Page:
Then, he unlocks the lower one before handing the precious key back to Joudeh. The ritual is reversed every evening at 7:30, after hundreds of tourists and pilgrims have left the church.

During holidays, such as Holy Week, which culminates Sunday with the Christian Easter, the elaborate opening and closing ceremonies take place several times a day.

Why the elaborate ritual? As often happens in Jerusalem, a city holy to several peoples and religions, there are different versions to explain why two Muslim families hold the key to the holiest site in Christendom.
“After the Muslim conquest in 637, the Caliph Omar guaranteed the Archbishop Sophronius that the Christian places of worship would be protected and so entrusted the custodianship to the Nuseibehs, a family who originated in Medina and had had relations with the Prophet Muhammad,” said Nuseibeh, a retired 63-year old electrician, while waiting in a nearby cafe to carry out his duties at the Holy Sepulchre.

“It happened again in 1187, after Saladin ended the Crusader Kingdom of Jerusalem. He chose our family again to look after the peace between the different Eastern and Western Christian confessions, which were at odds over control of the Sepulchre,” he said with a gentle smile, sitting next to his son, Obadah.

To this day, coexistence among the several Christian churches sharing the Holy Sepulchre is a delicate one. Catholic, Greek, Armenian, Coptic, Syriac, and Ethiopian Orthodox monks have resorted to fists more than once to defend their respective denomination’s rights and privileges in the church, as defined in an decree by the Ottoman Empire, known as the Status Quo of 1853.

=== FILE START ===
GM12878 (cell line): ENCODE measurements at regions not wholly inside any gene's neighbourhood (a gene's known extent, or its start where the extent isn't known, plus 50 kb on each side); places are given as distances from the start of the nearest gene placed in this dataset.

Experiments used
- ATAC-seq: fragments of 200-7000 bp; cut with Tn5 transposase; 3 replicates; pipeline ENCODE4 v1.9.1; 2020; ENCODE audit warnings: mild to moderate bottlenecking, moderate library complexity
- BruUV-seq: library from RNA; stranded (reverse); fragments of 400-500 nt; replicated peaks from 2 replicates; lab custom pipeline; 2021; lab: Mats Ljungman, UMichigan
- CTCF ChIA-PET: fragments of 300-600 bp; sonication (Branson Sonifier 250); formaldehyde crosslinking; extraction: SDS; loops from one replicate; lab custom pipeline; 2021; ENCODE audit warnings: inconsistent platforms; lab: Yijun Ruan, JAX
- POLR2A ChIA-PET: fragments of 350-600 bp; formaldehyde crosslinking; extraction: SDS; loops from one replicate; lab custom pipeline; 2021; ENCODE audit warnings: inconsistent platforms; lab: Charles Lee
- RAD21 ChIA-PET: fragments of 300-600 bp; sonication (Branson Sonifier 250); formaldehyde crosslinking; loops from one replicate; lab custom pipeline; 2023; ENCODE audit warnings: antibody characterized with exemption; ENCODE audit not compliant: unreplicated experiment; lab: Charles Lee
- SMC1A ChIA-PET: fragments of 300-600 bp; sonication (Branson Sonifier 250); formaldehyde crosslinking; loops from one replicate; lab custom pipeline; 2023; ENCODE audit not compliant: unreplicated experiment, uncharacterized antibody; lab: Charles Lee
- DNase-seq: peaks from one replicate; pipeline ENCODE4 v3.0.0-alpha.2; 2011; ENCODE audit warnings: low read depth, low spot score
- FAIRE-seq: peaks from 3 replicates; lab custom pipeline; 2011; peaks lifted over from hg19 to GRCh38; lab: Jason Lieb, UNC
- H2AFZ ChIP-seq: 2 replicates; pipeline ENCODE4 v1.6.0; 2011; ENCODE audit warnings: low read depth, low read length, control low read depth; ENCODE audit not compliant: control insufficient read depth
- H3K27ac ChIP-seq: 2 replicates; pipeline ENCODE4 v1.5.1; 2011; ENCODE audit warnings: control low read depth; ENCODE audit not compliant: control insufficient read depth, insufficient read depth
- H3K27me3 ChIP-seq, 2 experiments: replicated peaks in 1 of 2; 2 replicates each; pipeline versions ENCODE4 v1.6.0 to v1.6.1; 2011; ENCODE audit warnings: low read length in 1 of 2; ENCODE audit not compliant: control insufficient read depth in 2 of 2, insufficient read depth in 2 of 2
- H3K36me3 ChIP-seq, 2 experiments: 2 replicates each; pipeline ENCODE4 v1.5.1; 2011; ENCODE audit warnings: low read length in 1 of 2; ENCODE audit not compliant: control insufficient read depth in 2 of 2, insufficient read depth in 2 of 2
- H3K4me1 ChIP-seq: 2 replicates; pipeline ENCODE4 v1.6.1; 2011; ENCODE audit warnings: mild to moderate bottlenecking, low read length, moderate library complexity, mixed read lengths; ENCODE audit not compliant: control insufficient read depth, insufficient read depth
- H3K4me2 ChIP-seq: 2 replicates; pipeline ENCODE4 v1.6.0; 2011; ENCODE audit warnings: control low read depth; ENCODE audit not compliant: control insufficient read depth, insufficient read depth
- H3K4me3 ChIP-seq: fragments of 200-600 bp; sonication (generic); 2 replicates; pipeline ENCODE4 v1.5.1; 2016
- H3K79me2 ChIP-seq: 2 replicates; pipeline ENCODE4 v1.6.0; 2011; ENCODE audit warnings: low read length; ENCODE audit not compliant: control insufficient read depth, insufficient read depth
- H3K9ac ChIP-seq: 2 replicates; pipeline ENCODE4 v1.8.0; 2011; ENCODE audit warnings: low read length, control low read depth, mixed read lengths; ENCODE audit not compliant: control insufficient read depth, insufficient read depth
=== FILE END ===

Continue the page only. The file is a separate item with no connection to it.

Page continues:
Such impious brawls between clergy proved Saladin’s prescience 1,000 years ago, when the sultan sealed the second front gate of the church and entrusted control of the remaining entrance to neutral custodians.

The Nuseibehs claim that the Joudehs entered this story only in the 16th century, after the Ottoman Turks gained control of Palestine and decided to charge a second family with the responsibility of guarding the key.

“Yes, we share the responsibility with the Joudehs, and sometimes we argue, as happens in a family,” Nuseibeh said.
Each Maundy Thursday since the end of the 19th century, the two Muslim families give the key to the Holy Sepulchre to the local Franciscan friars, for as long as it takes to walk to the church in a procession and to open the door after the morning liturgies. When those are completed, the friars return the key to the families.

This ceremony, which confirms in practice the validity of the Muslim families’ custodianship, is repeated with the Greek and Armenian communities, on Orthodox Good Friday and Holy Saturday, respectively.

“Right now, I have in my hands the keys to Christendom’s heart. This is a very important moment for us,” said the Rev. Artemio Vitores, the Spanish Franciscan who is the vicar Custodian of the Holy Land, during the Maundy Thursday procession.

“For centuries, Christian pilgrims were denied entry to the church, or had to pay huge sums to pray on the Sepulchre,” he said, all while holding the key.

At the head of the procession, Vitores was flanked on one side by Wajeeh Nusseibeh, his son Obadah and two cousins, all of whom were equally compensated by the friars for their services with the symbolic sum of $60.

On Vitores’ other side were Adeeb Joudeh, wearing an impeccable dark gray suit, and his 19-year-old son Jawad.